When you purchase a used car, you need to account for so many more things, compared to when buying a car straight from the dealer. This is because a second hand car has one or more previous drivers and each may have left their own mark on the vehicle, whether it’s through modifications over the years, or simple neglect.
As such, it helps to understand what sort of things you need to look out for, as many of these are factors you might not consider when buying a car. Yet, if you don’t check these areas, you could easily end up paying more in the long run.
Maintenance And Servicing
If the car has been on sale for a long time – especially if it hasn’t been on the road – there’s a good chance it hasn’t been serviced or maintained in a long time.
When in doubt, always ask when the last service was and don’t be afraid to ask for documents to support this point. Without any guarantee, you could spend quite a lot in repairs, which you can use to negotiate a lower price.
Everyone has their own driving style and driving environment. Depending on this, you might favour a very specific type of tyre. If you’re driving on more rural roads, yet you’ve purchased the car from a city dweller, you might favour something with more grip. The previous owner may have equipped tyres with a low rolling resistance, forgoing grip and performance as their own conditions didn’t require them.
Similarly, if the car has been off the road for a number of months at least, it might have the wrong seasons tyres. If you’re buying a car in winter and it comes with summer products, don’t be afraid to bring the cost of new replacements into the price negotiations.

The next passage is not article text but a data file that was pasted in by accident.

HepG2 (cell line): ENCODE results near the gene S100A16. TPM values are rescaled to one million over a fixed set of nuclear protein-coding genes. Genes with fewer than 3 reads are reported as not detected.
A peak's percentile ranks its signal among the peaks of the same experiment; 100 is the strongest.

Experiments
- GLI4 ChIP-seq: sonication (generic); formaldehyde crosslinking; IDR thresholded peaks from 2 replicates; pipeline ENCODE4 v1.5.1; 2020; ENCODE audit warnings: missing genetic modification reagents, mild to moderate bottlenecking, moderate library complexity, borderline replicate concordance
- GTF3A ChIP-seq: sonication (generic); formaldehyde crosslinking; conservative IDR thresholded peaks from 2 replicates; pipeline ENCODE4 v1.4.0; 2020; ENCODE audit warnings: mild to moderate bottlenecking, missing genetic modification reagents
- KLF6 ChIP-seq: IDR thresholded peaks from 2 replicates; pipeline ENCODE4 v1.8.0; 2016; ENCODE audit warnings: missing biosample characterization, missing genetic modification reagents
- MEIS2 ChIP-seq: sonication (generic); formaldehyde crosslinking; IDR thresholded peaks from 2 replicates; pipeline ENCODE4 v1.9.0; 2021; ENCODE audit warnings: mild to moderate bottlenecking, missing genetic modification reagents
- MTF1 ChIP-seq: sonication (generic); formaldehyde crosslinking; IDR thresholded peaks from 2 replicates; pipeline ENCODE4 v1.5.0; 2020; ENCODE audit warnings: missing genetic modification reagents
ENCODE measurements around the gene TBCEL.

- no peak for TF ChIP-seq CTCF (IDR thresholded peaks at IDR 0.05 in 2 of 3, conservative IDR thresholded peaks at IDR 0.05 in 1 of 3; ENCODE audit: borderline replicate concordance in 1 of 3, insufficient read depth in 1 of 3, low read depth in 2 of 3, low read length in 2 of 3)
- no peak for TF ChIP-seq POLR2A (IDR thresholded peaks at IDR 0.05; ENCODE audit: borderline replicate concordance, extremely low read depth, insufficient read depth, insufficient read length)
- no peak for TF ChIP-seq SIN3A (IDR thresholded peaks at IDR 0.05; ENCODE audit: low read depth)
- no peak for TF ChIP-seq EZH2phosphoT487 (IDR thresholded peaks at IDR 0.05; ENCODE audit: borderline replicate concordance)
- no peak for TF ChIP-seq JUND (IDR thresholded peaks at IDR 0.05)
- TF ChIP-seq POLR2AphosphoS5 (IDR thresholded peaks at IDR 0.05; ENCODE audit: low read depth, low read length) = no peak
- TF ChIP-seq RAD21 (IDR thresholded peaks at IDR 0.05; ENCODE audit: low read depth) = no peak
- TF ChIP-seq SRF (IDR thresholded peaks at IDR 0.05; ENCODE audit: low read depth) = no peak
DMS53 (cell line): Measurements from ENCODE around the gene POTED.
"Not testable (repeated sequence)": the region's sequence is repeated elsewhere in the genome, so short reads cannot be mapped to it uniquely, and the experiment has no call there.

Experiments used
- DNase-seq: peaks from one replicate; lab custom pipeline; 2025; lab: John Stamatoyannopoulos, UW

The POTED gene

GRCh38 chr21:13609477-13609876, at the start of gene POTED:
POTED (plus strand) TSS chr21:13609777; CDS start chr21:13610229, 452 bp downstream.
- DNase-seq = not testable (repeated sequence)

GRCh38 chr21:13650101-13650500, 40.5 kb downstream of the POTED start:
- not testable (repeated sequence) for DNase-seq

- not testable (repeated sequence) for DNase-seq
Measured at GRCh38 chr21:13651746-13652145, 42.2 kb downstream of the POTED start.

When buying a second hand car, it’s easy to look at the performance details and specifications online. While this might make such a ride look ideal, it doesn’t factor in for any potential deterioration. This is certainly true when it comes to fuel efficiency.
There are many ways to improve this aspect. Try using the correct tyre pressure, or even ensuring a regular polish keeps the car smooth and aerodynamic.
Similar to car tyres, there may be some fluids lacking – or vitally low – in the engine. The only real way to check these, where possible, is to get a dipstick and take readings for yourself. In any case, it might be worth expecting to pay for these fluids.
After all, regular applications are vital for basic car maintenance and, by starting fresh, you will know exactly when you’re due for an oil change.
Finally, if you get the chance to take the vehicle for a test drive, try and get a good understanding of the driving comfort. An experienced driver can often use this experience to determine a number of things.
For example, is the car dipping in a certain corner when undertaking turns? This could be a telltale sign of weak car suspension struts. It’s easy to fix but, again, a cost that needs to be taken into consideration.